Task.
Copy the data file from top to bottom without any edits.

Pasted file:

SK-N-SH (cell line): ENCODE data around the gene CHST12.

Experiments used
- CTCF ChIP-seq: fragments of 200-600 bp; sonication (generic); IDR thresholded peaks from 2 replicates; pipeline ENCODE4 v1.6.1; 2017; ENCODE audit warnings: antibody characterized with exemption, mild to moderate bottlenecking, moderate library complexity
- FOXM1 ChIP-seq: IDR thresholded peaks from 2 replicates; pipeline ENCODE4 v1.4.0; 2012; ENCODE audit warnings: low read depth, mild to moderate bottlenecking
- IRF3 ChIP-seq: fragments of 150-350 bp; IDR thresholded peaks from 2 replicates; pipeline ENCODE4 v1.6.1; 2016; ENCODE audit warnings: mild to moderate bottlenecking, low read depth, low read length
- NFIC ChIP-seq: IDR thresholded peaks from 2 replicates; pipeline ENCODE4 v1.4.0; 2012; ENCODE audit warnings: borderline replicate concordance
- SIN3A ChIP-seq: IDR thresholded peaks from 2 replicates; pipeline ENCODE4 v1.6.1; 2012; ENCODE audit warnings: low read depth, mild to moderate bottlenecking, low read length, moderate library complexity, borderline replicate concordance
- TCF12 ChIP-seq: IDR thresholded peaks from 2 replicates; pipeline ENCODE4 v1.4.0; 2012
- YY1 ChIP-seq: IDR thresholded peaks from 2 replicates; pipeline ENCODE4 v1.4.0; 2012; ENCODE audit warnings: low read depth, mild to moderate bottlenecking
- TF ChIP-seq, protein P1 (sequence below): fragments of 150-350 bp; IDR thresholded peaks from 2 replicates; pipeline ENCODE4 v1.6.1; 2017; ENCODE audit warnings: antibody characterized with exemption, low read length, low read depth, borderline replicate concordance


SK-N-SH (cell line): ENCODE data around the gene CHST12.

Experiments used
- CTCF ChIP-seq: fragments of 200-600 bp; sonication (generic); IDR thresholded peaks from 2 replicates; pipeline ENCODE4 v1.6.1; 2017; ENCODE audit warnings: antibody characterized with exemption, mild to moderate bottlenecking, moderate library complexity
- FOXM1 ChIP-seq: IDR thresholded peaks from 2 replicates; pipeline ENCODE4 v1.4.0; 2012; ENCODE audit warnings: low read depth, mild to moderate bottlenecking
- IRF3 ChIP-seq: fragments of 150-350 bp; IDR thresholded peaks from 2 replicates; pipeline ENCODE4 v1.6.1; 2016; ENCODE audit warnings: mild to moderate bottlenecking, low read depth, low read length
- NFIC ChIP-seq: IDR thresholded peaks from 2 replicates; pipeline ENCODE4 v1.4.0; 2012; ENCODE audit warnings: borderline replicate concordance
- SIN3A ChIP-seq: IDR thresholded peaks from 2 replicates; pipeline ENCODE4 v1.6.1; 2012; ENCODE audit warnings: low read depth, mild to moderate bottlenecking, low read length, moderate library complexity, borderline replicate concordance
- TCF12 ChIP-seq: IDR thresholded peaks from 2 replicates; pipeline ENCODE4 v1.4.0; 2012
- YY1 ChIP-seq: IDR thresholded peaks from 2 replicates; pipeline ENCODE4 v1.4.0; 2012; ENCODE audit warnings: low read depth, mild to moderate bottlenecking
- TF ChIP-seq, protein P1 (sequence below): fragments of 150-350 bp; IDR thresholded peaks from 2 replicates; pipeline ENCODE4 v1.6.1; 2017; ENCODE audit warnings: antibody characterized with exemption, low read length, low read depth, borderline replicate concordance